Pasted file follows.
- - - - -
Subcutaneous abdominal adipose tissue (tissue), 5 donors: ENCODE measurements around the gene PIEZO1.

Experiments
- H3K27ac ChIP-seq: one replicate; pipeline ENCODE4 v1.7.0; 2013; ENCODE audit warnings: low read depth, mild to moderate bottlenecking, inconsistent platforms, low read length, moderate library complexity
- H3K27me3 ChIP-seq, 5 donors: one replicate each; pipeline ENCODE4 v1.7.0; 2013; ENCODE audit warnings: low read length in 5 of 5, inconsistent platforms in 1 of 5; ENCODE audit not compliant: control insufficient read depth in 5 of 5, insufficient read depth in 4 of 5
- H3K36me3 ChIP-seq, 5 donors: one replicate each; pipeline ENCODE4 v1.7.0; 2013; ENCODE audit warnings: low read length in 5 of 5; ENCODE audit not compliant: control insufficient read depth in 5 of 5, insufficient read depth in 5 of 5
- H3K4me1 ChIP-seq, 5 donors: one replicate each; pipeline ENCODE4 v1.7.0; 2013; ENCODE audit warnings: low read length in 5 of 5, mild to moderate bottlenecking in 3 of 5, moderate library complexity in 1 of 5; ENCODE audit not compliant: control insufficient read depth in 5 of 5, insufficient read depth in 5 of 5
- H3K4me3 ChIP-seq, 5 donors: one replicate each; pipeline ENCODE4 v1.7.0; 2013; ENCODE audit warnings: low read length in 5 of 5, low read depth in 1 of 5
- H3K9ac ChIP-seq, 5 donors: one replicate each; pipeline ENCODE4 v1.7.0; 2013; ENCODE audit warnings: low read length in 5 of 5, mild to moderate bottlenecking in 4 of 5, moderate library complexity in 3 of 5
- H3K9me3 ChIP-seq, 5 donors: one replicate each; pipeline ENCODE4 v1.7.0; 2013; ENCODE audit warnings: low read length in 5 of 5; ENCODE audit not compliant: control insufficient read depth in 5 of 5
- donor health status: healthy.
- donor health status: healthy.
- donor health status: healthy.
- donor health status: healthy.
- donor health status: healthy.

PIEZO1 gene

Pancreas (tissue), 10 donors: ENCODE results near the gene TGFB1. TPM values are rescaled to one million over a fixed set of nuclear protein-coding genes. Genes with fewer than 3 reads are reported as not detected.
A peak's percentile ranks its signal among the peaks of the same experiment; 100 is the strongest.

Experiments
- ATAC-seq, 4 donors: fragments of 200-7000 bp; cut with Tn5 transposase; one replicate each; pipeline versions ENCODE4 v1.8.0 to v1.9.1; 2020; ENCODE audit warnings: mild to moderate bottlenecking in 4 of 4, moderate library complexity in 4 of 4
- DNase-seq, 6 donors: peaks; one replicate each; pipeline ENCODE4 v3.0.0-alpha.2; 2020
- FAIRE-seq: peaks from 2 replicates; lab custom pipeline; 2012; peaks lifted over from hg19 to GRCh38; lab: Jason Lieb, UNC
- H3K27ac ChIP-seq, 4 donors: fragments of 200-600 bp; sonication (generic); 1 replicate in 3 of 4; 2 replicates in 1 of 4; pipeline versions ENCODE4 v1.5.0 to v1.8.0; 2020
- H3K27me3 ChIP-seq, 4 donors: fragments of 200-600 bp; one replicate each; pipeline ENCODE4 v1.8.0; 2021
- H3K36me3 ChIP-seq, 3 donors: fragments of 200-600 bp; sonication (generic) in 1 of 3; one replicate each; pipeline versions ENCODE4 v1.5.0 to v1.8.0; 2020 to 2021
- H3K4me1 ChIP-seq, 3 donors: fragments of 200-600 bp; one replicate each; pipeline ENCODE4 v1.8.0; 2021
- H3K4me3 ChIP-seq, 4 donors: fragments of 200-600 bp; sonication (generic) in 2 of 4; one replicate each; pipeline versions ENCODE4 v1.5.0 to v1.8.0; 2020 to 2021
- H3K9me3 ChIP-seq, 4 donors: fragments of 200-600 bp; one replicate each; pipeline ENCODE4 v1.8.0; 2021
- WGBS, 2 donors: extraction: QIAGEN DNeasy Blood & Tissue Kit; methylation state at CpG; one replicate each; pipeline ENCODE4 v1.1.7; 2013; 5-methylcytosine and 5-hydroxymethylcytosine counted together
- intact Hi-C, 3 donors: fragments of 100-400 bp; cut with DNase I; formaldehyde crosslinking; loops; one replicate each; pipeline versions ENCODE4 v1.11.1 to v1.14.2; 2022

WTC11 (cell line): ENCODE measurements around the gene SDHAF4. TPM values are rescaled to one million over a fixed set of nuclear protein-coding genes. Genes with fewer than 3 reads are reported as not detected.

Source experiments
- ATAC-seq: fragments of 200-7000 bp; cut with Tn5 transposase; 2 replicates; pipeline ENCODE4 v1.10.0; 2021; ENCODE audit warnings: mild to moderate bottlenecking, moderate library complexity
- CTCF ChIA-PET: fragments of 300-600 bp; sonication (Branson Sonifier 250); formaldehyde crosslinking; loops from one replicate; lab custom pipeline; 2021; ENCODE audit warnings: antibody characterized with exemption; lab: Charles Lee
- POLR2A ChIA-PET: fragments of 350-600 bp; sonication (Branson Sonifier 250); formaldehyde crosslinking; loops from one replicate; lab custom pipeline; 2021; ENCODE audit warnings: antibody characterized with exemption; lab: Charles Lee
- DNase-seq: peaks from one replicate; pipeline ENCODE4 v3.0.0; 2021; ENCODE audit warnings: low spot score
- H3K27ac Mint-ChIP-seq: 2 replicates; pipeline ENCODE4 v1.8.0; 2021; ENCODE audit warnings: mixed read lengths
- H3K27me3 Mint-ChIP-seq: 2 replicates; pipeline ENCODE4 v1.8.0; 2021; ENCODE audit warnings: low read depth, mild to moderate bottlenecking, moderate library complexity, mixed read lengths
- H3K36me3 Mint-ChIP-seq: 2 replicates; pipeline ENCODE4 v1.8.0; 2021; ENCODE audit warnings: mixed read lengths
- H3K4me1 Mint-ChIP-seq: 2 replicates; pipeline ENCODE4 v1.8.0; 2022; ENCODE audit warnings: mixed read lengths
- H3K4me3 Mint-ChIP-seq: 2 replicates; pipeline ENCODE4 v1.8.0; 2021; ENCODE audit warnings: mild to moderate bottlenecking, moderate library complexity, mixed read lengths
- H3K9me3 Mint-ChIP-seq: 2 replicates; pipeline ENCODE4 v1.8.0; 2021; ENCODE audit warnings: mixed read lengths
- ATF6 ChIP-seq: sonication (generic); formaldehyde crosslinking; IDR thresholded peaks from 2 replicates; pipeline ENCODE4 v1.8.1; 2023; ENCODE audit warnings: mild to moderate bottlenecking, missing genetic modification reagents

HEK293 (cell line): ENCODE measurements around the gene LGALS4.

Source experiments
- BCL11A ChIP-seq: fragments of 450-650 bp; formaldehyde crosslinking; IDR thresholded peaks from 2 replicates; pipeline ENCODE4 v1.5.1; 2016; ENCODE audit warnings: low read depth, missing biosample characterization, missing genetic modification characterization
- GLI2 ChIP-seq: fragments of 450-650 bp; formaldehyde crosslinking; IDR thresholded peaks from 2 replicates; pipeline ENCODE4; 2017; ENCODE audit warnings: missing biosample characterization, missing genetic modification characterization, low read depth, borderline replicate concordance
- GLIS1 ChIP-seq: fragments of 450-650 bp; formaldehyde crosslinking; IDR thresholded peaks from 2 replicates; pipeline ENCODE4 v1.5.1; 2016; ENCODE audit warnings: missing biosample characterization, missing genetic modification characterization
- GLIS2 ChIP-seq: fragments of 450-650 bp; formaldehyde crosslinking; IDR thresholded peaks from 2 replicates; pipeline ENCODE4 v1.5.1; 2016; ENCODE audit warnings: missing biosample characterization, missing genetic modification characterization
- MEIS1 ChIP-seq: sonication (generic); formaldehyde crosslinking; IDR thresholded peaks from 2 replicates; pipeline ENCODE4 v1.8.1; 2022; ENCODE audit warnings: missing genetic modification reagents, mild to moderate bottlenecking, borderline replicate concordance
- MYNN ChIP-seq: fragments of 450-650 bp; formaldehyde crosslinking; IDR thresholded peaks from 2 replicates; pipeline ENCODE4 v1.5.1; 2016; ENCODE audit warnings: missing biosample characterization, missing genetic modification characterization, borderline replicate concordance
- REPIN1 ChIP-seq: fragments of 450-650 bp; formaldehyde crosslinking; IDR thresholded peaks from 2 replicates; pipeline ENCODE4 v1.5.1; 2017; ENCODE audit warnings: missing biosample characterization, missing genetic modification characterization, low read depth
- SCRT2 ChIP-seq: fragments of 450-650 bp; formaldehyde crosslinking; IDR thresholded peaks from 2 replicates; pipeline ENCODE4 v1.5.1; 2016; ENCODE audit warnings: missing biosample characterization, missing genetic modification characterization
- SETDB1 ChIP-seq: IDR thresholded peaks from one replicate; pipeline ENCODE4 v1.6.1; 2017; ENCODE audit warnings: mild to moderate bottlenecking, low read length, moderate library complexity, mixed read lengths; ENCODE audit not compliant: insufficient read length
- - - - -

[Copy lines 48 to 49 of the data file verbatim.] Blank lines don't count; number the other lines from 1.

- GLIS2 ChIP-seq: fragments of 450-650 bp; formaldehyde crosslinking; IDR thresholded peaks from 2 replicates; pipeline ENCODE4 v1.5.1; 2016; ENCODE audit warnings: missing biosample characterization, missing genetic modification characterization
- MEIS1 ChIP-seq: sonication (generic); formaldehyde crosslinking; IDR thresholded peaks from 2 replicates; pipeline ENCODE4 v1.8.1; 2022; ENCODE audit warnings: missing genetic modification reagents, mild to moderate bottlenecking, borderline replicate concordance